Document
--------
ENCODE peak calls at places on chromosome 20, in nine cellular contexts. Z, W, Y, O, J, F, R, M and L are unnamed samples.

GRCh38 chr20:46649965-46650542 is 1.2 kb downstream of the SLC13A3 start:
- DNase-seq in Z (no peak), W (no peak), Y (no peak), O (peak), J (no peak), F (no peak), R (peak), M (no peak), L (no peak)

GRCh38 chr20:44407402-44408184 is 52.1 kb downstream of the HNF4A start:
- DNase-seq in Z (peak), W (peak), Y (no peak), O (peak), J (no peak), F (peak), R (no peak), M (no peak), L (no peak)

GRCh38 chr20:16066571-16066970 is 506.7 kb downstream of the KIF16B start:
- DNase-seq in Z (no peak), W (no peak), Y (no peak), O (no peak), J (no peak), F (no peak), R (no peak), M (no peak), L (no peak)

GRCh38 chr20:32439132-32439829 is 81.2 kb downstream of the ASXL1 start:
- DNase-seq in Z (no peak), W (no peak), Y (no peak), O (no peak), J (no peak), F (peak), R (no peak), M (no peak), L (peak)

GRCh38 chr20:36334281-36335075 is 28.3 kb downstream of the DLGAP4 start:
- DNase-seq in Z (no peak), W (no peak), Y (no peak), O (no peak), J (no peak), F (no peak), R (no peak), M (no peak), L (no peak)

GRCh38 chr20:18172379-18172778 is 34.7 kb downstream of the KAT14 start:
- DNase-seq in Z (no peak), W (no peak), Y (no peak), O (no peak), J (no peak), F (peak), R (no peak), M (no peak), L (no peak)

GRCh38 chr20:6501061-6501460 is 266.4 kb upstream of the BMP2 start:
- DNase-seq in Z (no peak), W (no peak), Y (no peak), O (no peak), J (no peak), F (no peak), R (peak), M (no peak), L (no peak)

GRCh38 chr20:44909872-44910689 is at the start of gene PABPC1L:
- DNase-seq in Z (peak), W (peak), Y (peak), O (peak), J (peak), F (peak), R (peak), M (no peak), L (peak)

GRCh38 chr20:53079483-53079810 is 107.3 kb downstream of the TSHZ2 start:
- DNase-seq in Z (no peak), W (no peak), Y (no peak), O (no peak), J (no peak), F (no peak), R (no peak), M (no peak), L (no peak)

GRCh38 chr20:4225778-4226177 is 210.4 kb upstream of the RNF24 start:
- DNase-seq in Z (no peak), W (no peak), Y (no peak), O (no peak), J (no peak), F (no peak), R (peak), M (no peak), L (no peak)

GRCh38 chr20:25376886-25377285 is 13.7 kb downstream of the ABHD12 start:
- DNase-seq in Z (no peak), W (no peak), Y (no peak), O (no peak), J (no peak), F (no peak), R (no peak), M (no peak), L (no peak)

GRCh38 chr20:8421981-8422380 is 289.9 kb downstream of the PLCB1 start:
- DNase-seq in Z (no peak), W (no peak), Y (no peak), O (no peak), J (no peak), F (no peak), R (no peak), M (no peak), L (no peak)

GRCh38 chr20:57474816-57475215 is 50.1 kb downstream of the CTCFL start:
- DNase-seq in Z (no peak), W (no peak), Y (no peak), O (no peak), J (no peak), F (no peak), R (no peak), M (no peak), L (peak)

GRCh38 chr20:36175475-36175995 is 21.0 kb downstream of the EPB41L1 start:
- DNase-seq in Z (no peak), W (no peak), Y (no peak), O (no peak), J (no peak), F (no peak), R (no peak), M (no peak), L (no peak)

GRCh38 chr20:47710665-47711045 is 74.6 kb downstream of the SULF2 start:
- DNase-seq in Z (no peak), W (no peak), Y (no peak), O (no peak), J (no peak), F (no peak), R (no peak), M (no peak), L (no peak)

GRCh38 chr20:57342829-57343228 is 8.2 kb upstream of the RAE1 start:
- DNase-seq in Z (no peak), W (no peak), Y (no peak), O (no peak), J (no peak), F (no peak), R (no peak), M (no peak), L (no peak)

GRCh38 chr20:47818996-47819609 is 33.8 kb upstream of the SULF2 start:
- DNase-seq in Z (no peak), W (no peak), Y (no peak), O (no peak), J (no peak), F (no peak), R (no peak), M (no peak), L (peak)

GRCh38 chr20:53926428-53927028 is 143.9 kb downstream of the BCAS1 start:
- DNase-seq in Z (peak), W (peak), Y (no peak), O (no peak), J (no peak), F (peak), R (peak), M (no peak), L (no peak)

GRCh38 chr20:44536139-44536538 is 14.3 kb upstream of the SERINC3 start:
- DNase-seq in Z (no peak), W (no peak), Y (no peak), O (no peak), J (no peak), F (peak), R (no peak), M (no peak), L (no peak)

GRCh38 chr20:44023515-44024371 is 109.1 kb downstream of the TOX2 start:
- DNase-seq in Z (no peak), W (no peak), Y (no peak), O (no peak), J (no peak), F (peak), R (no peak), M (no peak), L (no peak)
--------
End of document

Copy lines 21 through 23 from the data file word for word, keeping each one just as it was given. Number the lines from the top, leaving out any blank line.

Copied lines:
- DNase-seq in Z (no peak), W (no peak), Y (no peak), O (no peak), J (no peak), F (no peak), R (peak), M (no peak), L (no peak)

GRCh38 chr20:25376886-25377285 is 13.7 kb downstream of the ABHD12 start:
- DNase-seq in Z (no peak), W (no peak), Y (no peak), O (no peak), J (no peak), F (no peak), R (no peak), M (no peak), L (no peak)